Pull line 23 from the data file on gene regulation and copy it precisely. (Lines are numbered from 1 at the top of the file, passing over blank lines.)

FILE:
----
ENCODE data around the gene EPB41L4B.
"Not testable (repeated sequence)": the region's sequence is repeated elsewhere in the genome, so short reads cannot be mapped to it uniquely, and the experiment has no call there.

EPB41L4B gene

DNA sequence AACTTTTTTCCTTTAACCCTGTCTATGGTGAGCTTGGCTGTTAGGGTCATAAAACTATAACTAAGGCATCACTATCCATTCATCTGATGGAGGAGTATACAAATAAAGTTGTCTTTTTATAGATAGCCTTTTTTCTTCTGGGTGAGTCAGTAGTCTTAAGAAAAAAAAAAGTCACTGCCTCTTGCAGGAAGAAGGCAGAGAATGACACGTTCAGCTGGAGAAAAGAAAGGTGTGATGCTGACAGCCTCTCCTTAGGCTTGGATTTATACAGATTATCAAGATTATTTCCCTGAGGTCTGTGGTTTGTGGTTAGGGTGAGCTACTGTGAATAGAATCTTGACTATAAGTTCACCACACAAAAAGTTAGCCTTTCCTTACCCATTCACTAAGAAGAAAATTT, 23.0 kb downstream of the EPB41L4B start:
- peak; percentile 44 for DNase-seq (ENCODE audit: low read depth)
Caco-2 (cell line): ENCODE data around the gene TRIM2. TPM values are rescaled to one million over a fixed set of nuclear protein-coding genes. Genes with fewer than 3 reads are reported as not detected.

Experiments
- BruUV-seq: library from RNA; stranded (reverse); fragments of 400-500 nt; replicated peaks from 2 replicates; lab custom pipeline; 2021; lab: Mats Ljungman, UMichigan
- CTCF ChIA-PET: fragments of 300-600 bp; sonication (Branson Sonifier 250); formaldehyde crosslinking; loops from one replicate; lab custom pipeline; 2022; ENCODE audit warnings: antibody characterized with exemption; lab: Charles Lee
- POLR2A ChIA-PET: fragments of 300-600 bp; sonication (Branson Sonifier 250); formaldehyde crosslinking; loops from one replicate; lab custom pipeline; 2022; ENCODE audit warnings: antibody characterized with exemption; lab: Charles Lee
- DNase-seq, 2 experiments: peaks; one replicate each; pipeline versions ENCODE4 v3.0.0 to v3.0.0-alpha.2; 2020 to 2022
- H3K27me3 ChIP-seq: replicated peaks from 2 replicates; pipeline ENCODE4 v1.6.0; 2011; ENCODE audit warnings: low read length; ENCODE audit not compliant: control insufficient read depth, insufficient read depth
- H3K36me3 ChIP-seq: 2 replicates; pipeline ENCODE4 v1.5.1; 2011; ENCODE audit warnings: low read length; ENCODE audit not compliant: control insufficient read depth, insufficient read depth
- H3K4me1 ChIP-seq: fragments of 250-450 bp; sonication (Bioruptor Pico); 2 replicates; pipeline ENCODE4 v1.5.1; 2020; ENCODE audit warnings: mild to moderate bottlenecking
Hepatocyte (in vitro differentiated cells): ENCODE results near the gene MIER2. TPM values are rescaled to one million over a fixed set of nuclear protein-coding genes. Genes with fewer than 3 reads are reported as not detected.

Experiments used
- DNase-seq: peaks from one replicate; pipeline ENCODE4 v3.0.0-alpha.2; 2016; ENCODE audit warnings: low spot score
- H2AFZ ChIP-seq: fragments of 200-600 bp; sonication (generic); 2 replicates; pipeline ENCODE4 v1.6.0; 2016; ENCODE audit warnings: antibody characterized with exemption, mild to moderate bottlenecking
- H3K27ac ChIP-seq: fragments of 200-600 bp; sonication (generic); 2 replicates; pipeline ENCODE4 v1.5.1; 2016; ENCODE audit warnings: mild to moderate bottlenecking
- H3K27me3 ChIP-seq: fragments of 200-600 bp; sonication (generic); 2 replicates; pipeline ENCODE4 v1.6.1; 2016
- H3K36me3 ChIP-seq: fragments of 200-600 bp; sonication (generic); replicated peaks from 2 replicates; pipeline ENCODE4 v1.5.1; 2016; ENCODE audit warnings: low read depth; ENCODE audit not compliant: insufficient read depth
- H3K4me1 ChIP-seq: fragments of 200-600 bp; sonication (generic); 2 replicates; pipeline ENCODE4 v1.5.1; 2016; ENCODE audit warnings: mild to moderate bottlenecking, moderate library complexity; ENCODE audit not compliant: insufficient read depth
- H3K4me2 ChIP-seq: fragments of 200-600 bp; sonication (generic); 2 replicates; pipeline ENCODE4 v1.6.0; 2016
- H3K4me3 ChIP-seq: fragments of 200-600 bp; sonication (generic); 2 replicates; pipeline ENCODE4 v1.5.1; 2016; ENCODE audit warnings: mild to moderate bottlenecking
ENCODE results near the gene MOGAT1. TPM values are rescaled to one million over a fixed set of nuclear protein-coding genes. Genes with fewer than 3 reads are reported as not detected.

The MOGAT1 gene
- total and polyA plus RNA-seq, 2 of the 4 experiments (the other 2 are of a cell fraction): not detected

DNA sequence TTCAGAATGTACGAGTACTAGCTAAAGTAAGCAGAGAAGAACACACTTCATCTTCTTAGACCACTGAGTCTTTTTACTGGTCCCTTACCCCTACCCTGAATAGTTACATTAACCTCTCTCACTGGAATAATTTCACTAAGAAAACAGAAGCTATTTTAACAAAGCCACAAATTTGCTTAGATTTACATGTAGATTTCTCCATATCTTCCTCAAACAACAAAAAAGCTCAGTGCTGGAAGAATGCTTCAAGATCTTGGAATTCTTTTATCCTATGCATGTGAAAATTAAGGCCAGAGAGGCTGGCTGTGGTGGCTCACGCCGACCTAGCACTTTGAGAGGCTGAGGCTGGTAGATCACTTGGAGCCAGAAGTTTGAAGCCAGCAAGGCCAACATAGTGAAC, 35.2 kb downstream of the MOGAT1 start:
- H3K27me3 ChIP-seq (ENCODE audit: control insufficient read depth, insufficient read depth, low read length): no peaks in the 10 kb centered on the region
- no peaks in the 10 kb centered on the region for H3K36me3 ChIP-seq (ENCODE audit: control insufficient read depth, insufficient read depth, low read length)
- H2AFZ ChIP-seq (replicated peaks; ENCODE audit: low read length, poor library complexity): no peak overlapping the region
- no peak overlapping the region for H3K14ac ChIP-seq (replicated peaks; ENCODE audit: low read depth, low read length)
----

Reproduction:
- H3K4me2 ChIP-seq: fragments of 200-600 bp; sonication (generic); 2 replicates; pipeline ENCODE4 v1.6.0; 2016